Identification: small perennial plant with a slender stem. Grows in grasslands, sagebrush prairie, open forest; valleys to montane.
Root storage: corm, can have small attached bulbs called bulbets (they have the appearance of small grains of rice).
Leaves: basal, linear, leathery.
Flowers: solitary, bell-shaped, and yellow. Edible.
Grateful Harvest: is done selectively by size where smaller corms and propagules can be replanted. Both the corms and bulbets are edible raw or cooked.
Cultural components: Underground corms were eaten fresh or boiled. Due to their small size, they were considered a good snack-food but not necessarily a staple food. The bulbs are best fresh although could be kept in a root cellar. I have tried refrigeration but they're good for only 5-7 days before molding.
While the Yellowbell is a more common traditional food plant for the Bitterroot Salish, it's relation the Chocolate Lily or Fritillaria atropurpurea (MT species) is a commonly used food plant by many Interior Salish bands. Much of the physiology between these two species of lily (yes the Yellowbell is a lily!) are similar; single flower, slender stems and linear leaves. However, the Chocolate Lily has brown flowers with white or yellow splotches and its corms have more prevalent bulbets. It grows on grassy hills, foothills and plains. Chocolate Lily is prepared the same way as Yellowbells.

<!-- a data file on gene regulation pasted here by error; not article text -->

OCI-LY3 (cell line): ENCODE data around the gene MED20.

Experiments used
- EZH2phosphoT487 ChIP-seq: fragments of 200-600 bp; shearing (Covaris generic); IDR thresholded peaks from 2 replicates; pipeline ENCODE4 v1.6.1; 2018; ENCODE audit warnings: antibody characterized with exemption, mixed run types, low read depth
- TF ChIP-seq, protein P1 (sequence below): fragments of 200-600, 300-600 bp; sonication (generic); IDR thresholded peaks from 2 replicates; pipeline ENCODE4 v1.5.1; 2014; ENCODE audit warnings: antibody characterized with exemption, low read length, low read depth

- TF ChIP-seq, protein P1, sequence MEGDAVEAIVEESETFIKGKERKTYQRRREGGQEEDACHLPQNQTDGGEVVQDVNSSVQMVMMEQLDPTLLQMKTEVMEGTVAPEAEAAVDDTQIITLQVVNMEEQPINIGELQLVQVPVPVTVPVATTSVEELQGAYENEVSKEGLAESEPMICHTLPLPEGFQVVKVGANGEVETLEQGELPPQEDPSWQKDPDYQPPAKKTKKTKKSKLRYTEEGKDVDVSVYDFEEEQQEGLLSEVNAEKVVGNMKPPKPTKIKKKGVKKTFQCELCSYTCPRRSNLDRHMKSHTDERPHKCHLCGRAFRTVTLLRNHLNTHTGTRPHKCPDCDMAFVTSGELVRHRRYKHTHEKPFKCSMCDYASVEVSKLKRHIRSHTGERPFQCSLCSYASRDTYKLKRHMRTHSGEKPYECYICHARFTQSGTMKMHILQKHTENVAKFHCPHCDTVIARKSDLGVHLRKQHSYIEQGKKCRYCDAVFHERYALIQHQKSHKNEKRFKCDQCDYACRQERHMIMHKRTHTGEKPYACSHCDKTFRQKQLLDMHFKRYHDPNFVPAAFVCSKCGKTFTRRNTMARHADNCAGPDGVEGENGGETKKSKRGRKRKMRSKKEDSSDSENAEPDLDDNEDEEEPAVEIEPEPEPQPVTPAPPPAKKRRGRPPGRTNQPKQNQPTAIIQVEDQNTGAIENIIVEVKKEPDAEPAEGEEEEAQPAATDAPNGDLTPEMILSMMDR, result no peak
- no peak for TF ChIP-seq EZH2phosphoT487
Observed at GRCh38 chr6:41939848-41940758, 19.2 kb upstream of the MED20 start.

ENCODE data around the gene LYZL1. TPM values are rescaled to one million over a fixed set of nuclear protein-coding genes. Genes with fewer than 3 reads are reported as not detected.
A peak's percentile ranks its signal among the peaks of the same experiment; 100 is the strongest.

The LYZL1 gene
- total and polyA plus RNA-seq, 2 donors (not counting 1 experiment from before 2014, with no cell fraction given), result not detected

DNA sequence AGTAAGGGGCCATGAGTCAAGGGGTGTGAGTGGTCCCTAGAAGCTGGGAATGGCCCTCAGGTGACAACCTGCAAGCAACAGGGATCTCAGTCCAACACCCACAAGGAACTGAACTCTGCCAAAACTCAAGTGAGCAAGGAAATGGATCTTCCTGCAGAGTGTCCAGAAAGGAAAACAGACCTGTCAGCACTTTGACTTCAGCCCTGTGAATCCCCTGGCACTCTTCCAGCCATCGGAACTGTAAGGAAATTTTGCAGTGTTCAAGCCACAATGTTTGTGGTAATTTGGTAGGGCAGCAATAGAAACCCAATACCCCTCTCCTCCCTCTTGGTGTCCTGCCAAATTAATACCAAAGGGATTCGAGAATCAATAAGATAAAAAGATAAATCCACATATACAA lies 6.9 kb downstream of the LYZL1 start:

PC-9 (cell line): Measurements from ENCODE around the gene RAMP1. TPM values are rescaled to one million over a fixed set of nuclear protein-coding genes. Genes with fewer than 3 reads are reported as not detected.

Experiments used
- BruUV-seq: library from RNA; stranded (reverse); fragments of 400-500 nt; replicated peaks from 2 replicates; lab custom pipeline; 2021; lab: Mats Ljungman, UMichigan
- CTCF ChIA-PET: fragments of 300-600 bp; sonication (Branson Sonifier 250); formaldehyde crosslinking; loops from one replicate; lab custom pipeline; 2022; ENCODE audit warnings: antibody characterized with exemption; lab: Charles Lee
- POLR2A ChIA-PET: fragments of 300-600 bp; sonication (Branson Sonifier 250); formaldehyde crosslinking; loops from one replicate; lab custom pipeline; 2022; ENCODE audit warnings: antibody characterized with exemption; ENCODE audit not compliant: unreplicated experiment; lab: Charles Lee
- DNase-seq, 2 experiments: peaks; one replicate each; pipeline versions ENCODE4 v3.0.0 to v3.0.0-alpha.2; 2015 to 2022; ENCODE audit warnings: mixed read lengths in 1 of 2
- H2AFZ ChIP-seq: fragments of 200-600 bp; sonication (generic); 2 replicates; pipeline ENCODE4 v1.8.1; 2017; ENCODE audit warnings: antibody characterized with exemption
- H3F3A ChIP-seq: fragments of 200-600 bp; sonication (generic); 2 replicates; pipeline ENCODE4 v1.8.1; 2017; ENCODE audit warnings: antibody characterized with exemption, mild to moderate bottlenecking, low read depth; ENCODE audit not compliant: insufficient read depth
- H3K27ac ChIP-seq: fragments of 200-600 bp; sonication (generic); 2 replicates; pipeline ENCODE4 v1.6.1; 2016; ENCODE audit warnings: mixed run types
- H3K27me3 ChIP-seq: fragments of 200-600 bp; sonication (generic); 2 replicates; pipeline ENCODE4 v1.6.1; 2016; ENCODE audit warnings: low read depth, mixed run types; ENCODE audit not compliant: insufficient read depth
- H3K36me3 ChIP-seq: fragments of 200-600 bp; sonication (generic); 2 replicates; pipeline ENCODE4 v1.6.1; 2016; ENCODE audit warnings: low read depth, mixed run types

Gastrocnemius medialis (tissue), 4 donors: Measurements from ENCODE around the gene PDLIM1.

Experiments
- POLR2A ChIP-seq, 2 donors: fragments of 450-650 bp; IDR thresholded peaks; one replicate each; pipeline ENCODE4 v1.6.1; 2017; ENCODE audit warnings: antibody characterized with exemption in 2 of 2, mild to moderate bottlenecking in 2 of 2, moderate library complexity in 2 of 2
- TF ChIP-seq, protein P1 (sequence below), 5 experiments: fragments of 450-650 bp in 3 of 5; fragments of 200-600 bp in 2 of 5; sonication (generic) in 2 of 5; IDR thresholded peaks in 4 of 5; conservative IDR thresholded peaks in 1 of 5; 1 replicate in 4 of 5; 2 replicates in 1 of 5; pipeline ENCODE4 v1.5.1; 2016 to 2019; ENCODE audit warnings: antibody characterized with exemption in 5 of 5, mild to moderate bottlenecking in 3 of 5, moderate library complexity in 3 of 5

Recipe: Sautéed Yellowbell Corms
Gather fresh yellowbell corms and flower-heads if desired.
Wash and remove of of dirt and debris.
Set a frying pan on medium heat.
Add butter and allow to melt and become bubbly.
Add salt and pepper to taste.
Add yellowbell corms and sauté for about 5-7 minutes.
Remove pan from heat.
Can be eaten alone as a side or as a salad topper!
Nutrition (per 100g)
Plant parts used